Our latest blog post explores vulnerabilities and possible Apple copyright violations in Cellebrite’s software:
“Exploiting vulnerabilities in Cellebrite UFED and Physical Analyzer from an app’s perspective”https://t.co/DKgGejPu62 pic.twitter.com/X3ghXrgdfo
— Signal (@signalapp) April 21, 2021
Marlinspike said he also found two MSI installer packages that are digitally signed by Apple and appear to have been extracted from the Windows installer for iTunes. Marlinspike questioned if the inclusion constitutes a violation of Apple copyrights. Apple didn’t immediately provide a comment when asked about this.
In an email, a Cellebrite representative wrote: “Cellebrite is committed to protecting the integrity of our customers’ data, and we continually audit and update our software in order to equip our customers with the best digital intelligence solutions available.” The representative didn’t say if company engineers were aware of the vulnerabilities Marlinspike detailed or if the company had permission to bundle Apple software.
Marlinspike said he obtained the Cellebrite gear in a “truly unbelievable coincidence” as he was walking and “saw a small package fall off a truck ahead of me.” The incident does seem truly unbelievable. Marlinspike declined to provide additional details about precisely how he came into possession of the Cellebrite tools.
The fell-of-a-truck line wasn’t the only tongue-in-cheek statement in the post. Marlinspike also wrote:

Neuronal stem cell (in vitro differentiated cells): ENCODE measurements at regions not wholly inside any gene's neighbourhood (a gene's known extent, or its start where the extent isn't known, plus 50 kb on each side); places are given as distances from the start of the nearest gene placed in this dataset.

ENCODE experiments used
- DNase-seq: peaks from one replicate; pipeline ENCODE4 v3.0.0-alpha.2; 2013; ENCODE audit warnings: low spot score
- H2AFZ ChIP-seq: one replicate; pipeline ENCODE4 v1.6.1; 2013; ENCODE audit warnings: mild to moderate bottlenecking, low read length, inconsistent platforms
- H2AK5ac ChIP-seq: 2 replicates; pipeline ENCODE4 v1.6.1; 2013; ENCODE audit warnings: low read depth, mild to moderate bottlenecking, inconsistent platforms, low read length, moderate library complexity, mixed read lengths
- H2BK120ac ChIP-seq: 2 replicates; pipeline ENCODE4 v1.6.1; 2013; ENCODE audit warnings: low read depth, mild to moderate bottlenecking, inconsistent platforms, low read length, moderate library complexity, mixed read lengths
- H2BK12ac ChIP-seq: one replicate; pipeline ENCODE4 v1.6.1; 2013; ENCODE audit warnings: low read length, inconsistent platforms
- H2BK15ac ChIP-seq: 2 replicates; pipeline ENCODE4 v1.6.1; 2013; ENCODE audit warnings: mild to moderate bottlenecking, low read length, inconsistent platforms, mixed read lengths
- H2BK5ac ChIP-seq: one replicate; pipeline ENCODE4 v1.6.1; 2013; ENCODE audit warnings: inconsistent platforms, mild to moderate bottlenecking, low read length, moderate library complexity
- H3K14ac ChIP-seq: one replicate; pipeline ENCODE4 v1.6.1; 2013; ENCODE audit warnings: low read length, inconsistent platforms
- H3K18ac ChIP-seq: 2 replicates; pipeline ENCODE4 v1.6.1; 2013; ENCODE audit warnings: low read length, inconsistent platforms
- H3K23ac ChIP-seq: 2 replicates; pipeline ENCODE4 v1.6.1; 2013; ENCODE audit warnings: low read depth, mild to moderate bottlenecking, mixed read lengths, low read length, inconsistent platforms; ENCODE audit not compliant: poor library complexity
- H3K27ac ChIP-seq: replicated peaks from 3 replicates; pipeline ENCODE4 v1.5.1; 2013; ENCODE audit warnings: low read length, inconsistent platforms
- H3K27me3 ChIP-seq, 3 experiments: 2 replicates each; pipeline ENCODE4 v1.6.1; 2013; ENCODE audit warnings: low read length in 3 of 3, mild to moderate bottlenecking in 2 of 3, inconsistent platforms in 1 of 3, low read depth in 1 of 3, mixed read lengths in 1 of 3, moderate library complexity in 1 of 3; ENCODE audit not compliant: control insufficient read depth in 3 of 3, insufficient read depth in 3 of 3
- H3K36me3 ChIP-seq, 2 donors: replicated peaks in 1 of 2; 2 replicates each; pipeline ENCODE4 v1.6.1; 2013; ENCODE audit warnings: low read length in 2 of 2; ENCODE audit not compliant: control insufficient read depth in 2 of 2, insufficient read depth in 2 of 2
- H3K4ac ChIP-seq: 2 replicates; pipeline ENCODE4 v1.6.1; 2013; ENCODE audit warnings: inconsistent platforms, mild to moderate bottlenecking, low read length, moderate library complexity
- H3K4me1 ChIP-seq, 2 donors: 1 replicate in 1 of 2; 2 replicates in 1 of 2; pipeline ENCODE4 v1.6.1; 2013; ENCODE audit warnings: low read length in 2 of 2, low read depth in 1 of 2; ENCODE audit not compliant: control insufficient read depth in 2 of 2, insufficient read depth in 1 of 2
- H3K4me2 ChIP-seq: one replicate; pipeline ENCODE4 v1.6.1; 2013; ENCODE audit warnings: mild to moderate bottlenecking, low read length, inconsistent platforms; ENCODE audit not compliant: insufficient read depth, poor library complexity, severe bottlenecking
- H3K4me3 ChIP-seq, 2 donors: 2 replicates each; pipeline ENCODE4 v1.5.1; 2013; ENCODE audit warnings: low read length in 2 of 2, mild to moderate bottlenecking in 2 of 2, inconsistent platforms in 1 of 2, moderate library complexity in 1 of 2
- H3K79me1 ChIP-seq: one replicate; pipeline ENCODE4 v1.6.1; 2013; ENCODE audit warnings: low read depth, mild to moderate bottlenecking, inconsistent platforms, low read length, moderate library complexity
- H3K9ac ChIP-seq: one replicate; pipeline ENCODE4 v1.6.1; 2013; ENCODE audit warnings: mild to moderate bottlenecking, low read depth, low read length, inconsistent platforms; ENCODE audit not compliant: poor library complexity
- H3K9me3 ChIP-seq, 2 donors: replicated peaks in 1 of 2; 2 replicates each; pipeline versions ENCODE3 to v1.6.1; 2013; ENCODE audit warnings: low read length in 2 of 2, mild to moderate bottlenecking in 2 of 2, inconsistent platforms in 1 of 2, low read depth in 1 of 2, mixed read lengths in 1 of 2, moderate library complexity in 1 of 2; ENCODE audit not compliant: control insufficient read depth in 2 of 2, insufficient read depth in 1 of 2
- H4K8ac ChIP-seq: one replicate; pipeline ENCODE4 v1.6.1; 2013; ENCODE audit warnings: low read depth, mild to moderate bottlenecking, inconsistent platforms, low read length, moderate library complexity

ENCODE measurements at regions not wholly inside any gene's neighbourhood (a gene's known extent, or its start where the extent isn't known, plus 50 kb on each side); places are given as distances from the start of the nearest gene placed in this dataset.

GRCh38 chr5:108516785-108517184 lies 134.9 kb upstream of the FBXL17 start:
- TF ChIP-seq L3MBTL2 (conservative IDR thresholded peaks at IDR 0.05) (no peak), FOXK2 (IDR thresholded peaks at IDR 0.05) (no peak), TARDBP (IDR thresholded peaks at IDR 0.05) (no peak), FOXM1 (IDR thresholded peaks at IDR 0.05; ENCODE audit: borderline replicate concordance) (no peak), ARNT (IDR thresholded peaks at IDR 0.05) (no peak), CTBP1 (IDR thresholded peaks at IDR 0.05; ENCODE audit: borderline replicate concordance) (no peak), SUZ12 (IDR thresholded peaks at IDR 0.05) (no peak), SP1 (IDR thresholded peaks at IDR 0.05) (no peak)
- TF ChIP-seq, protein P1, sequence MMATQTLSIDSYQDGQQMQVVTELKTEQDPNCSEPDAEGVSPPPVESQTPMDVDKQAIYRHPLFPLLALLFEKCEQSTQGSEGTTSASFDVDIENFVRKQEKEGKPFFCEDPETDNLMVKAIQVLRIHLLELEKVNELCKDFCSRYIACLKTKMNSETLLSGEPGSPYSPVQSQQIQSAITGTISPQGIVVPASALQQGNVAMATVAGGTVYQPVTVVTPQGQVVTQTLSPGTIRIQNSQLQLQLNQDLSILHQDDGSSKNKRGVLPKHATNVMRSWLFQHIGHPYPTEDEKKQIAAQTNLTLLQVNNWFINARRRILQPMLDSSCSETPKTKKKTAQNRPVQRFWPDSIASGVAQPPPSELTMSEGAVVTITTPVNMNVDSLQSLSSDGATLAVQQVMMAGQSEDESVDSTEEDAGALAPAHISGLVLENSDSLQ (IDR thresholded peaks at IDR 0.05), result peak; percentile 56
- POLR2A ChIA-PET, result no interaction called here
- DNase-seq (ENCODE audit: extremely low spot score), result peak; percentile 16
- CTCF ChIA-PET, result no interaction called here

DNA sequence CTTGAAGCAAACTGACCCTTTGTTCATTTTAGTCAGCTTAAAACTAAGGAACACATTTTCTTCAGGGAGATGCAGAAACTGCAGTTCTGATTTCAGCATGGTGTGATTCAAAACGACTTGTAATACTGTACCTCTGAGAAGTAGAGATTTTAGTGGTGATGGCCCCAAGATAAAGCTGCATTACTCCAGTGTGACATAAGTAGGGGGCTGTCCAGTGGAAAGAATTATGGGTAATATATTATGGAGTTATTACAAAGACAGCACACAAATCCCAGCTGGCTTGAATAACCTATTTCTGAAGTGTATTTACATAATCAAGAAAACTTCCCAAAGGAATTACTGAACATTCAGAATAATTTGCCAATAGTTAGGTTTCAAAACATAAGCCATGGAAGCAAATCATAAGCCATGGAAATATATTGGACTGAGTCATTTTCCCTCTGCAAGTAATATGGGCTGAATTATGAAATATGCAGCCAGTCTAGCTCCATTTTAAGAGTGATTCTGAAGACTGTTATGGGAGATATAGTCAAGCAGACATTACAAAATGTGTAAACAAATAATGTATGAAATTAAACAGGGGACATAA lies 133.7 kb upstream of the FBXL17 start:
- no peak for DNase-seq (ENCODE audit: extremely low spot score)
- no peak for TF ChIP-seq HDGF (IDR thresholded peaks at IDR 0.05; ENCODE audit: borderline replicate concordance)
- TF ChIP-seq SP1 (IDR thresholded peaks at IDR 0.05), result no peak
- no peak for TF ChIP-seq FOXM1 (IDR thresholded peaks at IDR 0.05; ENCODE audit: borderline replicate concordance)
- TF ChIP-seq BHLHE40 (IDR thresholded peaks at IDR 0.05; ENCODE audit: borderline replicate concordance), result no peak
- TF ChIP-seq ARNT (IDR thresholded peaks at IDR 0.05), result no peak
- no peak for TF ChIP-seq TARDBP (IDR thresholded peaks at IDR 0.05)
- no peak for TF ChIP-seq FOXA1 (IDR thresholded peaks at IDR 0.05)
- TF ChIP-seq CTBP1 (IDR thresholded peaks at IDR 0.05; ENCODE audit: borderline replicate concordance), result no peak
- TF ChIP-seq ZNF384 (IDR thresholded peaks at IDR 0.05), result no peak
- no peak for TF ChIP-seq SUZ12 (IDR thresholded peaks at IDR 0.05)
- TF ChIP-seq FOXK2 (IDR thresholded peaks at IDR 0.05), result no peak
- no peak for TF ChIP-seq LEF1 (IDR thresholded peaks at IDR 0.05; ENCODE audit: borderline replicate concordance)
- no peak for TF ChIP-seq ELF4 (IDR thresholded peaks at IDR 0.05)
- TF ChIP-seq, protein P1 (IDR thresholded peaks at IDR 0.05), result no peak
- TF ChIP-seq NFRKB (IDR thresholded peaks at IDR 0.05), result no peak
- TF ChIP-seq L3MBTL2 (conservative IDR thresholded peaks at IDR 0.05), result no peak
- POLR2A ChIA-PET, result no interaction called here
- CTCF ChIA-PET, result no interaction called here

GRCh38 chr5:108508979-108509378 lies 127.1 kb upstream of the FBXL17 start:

In completely unrelated news, upcoming versions of Signal will be periodically fetching files to place in app storage. These files are never used for anything inside Signal and never interact with Signal software or data, but they look nice, and aesthetics are important in software. Files will only be returned for accounts that have been active installs for some time already, and only probabilistically in low percentages based on phone number sharding. We have a few different versions of files that we think are aesthetically pleasing, and will iterate through those slowly over time. There is no other significance to these files.
The vulnerabilities could provide fodder for defense attorneys to challenge the integrity of forensic reports generated using the Cellebrite software. Cellebrite representatives didn’t respond to an email asking if they were aware of the vulnerabilities or had plans to fix them.
“We are of course willing to responsibly disclose the specific vulnerabilities we know about to Cellebrite if they do the same for all the vulnerabilities they use in their physical extraction and other services to their respective vendors, now and in the future,” Marlinspike wrote.
Post updated to add fourth- and third-to-last paragraphs and to add comment from Cellebrite.
- To me, the remarkable part is that apparently, no Cellebrite customer performed even superficial security checks on a device built to handle crucial evidence for investigations.
What does this say about their security practices…